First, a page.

Ella Christie’s Japanese Garden enjoys worldwide prominence largely due to it being the only one of its kind to have been designed by a female landscape garden designer. To this day Japanese women are not allowed to be accredited with the design of a garden of this size. In addition, Cowden was maintained by Mr Shinsaburo Matsuo between 1925 and 1937 reinforcing the garden’s credibility of not being a ‘pastiche’ of a Japanese Garden.
Isabella ‘Ella’ Christie of Cowden (1861-1949) was a formidable lady whose achievements include being the first western lady to travel from Samarkand to Khiva and to meet the Dalai Lama. Between 1904 and 1905 she travelled to India and then on to Kashmir, Tibet, Malaya and Borneo. Although at times travelling in hostile conditions, her trunks contained dresses for parties, (which included a banquet given by the Maharaja of Kashmir and dinner with Lord Kitchener then Commander in Chief, India). She camped in the snow at Chorbat Pass, sailed in a cargo ship full of pigs, travelled by pack horse and cart in the Kashmir wilderness and trekked by foot for sixty miles in the Desoi Mountains. Aged 50, while waiting for the train at Dollar station Ella was asked if she was travelling to Edinburgh, the short reply “No, Samarkand” perfectly encapsulates the fearless spinster who was fluent in four languages, including Finnish. On her return from Uzbekistan, where she travelled via train, steamer and droshky, she was in the first cohort of women to be elected Fellows of The Royal Geographical Society. However, it was during a trip to China, Korea (for her maid to be treated for a head injury in an American hospital) and Japan between 1907 and 1908 that Ella became inspired to create a Japanese garden at Cowden and employ Taki Handa to fulfil her dream:
The Japanese Garden at Cowden is situated in the beautiful county of Clackmannanshire, thirty miles north-west of Edinburgh and nine miles south of the renowned Gleneagles Golf Course.
One of the few surviving sites of its kind in the United Kingdom, the Japanese Garden was created by my great, great aunt, Ella Christie (1861–1949). Known for her ambitious solo expeditions in the early 1900s, Ella was inspired to create a Japanese garden at her home, Cowden Castle, during a visit to Kyoto in 1907. At that time the British cultural love-affair with Japan was approaching its height, but while many other Japanese-style gardens in Britain were a pastiche or mismatch of elements, Cowden was distinguished from the start by the involvement of Japanese practitioners familiar with the complexity of Japanese garden design.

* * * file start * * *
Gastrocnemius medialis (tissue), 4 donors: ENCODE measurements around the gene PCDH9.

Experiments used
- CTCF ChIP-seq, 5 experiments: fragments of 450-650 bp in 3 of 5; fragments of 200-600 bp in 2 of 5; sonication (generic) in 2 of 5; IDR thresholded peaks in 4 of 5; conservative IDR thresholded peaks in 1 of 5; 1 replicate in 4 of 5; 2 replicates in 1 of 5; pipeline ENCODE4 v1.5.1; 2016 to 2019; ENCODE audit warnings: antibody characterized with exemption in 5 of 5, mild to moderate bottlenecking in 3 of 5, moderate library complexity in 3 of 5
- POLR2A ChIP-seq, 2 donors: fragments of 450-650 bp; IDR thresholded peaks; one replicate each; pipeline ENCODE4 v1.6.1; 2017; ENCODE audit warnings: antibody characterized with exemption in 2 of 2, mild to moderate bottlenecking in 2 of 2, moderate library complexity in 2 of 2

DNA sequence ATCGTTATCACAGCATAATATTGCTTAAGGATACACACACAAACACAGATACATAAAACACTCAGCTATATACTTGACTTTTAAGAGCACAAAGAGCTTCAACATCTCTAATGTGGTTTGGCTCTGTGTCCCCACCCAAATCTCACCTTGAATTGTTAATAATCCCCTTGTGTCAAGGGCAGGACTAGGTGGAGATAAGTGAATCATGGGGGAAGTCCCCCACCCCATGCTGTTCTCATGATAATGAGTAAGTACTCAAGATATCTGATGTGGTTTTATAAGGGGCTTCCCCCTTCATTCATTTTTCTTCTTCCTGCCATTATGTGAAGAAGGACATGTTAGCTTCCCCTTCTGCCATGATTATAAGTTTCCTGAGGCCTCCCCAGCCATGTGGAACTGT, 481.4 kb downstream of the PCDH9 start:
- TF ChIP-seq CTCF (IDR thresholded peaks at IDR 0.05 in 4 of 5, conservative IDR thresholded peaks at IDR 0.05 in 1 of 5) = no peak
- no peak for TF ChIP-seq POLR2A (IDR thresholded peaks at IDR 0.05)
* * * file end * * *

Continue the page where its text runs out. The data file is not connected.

Ella’s seven acre garden was designed by Taki Handa, overseen by Professor Jijo Suzuki and maintained by Shinzaburo Matsuo. Centred on a long artificial lake, the garden incorporated elements of three traditional Japanese garden forms: a pond and island garden; a stroll garden; and a tea-house garden.
Ella Christie died in 1949 and Cowden was inherited by my father, Ella’s great nephew, Robert Stewart. Although the castle was demolished, the garden continued to be the favoured destination of many ‘garden tours’, until one night in 1963 when the tea houses, bridges and lanterns were vandalised beyond repair. During this time my father was occupied with county politics, his farm and raising five children. As much as he loved Cowden, he didn’t have the time, or the resources, to invest in full restoration. In addition, schemes suggested by various companies focussed on novelty theme parks; none of the designs saw the value of the garden as the primary destination.
In 2008, when my father was 82, Cowden was handed over to me. It had been my intention for some years to seek sponsorship to restore the historic garden and sensitively incorporate Imperial style Japanese architecture. The surrounding park still contains many of the trees planted by Ella’s father John Christie, a keen arborist.
In 2013 Professor Masao Fukuhara of Osaka University of Arts was giving a lecture in Scotland and asked to visit Cowden. Instantly enthusiastic, and with credentials that included restoring the Japanese Gardens at Tatton Park in Cheshire and Kew in London as well as winning the Gold Medal at Chelsea Flower Show, the family knew that the Professor was the man to oversee the project.
Restoration of this important site is and continues to be a monumental task, but I feel passionately for its success; not just for those with an interest in historic gardens, but for the people of Japan who will be able to visit and enjoy another shared interest in Scotland.